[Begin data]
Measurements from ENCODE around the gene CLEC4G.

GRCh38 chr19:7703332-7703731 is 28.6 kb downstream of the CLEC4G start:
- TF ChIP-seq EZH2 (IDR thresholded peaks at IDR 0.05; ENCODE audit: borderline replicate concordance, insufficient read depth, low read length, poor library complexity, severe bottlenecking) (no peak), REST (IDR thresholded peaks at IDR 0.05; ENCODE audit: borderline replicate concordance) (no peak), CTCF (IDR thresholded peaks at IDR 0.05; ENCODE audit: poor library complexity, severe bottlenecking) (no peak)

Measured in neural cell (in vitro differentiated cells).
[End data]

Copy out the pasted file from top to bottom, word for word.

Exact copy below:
Measurements from ENCODE around the gene CLEC4G.

GRCh38 chr19:7703332-7703731 is 28.6 kb downstream of the CLEC4G start:
- TF ChIP-seq EZH2 (IDR thresholded peaks at IDR 0.05; ENCODE audit: borderline replicate concordance, insufficient read depth, low read length, poor library complexity, severe bottlenecking) (no peak), REST (IDR thresholded peaks at IDR 0.05; ENCODE audit: borderline replicate concordance) (no peak), CTCF (IDR thresholded peaks at IDR 0.05; ENCODE audit: poor library complexity, severe bottlenecking) (no peak)

Measured in neural cell (in vitro differentiated cells).